You have to remember. Back then, drivers of German or Swedish cars had to open the bonnet and adjust the headlights as they see fit every time they loaded or unloaded luggage. Many were too lazy or didn't know how to do it. Or they didn't even have the opportunity when they started the journey because it was still too bright to adjust the headlights.
This resulted in veritable blind duels on narrow, dark country roads, which probably also caused a few accidents. It was not uncommon to ask oncoming vehicles to dim their headlights by flashing their headlights. It was difficult to distinguish between incorrectly adjusted headlights and high beam. And many a driver, who met others brilliantly, was unwilling to take the headlight flasher as a friendly hint, as constructive criticism. They then switched on their high beams in response, even though they had already dazzled the car. I guess that means hey you idiot, that was just my low beam blinding you (because I don't reset it just because my trunk is full today). If you want it that way, I can blind you in a completely different way. Here you have my high beam...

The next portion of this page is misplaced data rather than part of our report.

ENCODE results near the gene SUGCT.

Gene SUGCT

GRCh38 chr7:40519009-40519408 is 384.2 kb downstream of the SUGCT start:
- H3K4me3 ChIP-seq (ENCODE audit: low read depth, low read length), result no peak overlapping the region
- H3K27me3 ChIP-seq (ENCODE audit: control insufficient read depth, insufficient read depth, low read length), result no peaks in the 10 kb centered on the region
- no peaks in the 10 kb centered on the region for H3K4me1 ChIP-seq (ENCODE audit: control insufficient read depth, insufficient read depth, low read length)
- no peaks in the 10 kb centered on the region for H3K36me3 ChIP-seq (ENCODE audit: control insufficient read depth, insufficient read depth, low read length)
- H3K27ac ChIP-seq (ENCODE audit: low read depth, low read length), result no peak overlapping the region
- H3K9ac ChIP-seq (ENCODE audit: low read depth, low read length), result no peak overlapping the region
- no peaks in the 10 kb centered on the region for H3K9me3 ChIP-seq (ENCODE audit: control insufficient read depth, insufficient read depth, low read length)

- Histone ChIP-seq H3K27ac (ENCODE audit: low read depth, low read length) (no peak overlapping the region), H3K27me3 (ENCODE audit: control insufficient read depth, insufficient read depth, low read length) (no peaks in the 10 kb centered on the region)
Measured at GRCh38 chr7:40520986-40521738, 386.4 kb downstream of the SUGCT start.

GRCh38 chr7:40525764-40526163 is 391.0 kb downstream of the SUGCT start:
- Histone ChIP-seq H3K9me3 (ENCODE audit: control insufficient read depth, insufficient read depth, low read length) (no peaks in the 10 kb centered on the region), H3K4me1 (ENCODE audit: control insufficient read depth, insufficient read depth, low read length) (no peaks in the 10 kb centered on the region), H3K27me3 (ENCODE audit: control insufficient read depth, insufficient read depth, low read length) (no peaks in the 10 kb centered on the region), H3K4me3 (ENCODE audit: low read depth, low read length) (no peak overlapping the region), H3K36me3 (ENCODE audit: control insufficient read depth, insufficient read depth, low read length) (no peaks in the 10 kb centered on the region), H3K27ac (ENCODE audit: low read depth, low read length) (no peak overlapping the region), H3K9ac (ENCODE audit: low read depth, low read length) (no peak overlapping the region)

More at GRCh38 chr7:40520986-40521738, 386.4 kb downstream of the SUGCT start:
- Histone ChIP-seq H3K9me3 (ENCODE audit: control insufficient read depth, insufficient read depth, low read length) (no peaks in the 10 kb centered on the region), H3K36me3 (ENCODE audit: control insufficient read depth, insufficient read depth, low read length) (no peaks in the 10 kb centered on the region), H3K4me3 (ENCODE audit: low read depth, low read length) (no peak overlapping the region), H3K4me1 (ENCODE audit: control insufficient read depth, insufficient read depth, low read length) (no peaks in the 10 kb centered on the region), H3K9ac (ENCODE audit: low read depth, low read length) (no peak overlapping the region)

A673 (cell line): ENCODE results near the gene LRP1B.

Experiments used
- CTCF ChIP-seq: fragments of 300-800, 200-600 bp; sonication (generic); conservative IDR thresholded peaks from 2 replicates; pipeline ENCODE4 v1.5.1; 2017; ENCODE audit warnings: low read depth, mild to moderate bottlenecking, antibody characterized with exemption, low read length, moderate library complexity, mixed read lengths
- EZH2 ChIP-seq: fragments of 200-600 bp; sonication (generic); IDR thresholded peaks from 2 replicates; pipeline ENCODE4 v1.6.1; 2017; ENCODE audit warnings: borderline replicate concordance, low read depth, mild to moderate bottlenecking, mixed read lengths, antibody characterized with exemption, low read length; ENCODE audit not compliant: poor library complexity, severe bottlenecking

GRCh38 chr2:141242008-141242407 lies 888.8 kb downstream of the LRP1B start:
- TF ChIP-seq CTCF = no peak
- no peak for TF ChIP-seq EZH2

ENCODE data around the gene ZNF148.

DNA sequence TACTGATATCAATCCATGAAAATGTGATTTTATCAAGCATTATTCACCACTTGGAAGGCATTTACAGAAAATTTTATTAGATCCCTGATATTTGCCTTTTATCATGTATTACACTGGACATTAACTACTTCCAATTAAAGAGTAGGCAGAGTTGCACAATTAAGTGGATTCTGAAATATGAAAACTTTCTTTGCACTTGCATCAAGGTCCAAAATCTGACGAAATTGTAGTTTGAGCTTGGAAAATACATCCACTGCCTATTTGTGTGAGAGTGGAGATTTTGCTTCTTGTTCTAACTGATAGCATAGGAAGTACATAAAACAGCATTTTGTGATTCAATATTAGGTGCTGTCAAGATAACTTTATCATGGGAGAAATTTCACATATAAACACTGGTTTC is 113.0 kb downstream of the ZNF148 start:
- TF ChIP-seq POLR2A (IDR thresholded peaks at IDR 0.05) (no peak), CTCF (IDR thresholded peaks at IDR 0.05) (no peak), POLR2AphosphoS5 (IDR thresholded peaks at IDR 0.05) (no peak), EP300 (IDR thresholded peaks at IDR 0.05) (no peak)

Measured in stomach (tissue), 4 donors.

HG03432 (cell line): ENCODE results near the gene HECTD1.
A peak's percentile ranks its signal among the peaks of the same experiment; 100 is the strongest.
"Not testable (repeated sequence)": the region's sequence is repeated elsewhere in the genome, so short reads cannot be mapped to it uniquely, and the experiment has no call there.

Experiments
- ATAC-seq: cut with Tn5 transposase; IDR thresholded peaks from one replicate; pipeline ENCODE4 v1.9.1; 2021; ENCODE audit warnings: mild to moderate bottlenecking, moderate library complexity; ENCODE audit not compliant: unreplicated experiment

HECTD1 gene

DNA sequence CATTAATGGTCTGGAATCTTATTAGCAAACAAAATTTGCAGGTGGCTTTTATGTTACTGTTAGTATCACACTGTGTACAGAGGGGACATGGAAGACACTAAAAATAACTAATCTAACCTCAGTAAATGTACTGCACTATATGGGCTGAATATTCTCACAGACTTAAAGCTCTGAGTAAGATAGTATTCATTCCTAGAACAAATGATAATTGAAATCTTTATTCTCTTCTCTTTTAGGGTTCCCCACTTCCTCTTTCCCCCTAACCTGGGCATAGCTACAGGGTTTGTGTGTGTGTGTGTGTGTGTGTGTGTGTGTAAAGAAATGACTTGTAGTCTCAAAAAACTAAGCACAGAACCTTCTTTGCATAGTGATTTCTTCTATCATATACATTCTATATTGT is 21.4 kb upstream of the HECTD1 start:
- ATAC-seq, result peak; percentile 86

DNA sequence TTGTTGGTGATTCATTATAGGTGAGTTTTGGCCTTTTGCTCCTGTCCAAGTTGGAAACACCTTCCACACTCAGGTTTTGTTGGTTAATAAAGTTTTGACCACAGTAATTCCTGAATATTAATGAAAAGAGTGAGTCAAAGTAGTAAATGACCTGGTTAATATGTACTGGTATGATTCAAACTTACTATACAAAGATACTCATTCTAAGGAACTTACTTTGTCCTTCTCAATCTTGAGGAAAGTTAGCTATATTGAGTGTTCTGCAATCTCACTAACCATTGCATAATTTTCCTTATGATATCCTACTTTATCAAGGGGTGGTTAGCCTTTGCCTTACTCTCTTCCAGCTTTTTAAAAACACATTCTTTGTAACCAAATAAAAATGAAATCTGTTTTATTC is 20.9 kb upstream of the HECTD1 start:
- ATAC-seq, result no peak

That was sometimes really criminal and extremely dangerous. Luckily it's no longer an issue today. Citroën had already solved this a few decades earlier and without it being required by a legislator. It was only for xenon that regulations were issued that the headlights had to regulate themselves automatically and would otherwise pose a risk. But that was then solved with sensors and servomotors, cables and computers. Even today, very few cars have real cornering lights. Instead, they turn on a fog light, sometimes on the left, sometimes on the right, which totally irritates me. Is a headlight broken, or why are there three lights instead of four?
If fog lights improve illumination without dazzling, why not just keep them both on at all times?
What the DS did back then, purely analogue and mechanical, is still a dream of the future. And it wasn't just constructed around 50 years ago. No, the construction is almost 70 years old. With all my fondness for Swedish cars, but a DS is simply awesome and always an icon - as a sedan, break or convertible ...
the auction house has more pictures online, the DS has a really nice patina. A complete restoration would really be a sacrilege here. Hopefully that won't happen.
I just looked at the prices for good DSs... They've gotten really expensive. There are also a few delicious DS in Germany. However, the break models are really rare.
The DS is still a visitor today, as if from another galaxy. It stands out positively on the street and is a design icon. I think it's brilliant that the blog editors dare to look at such special cars.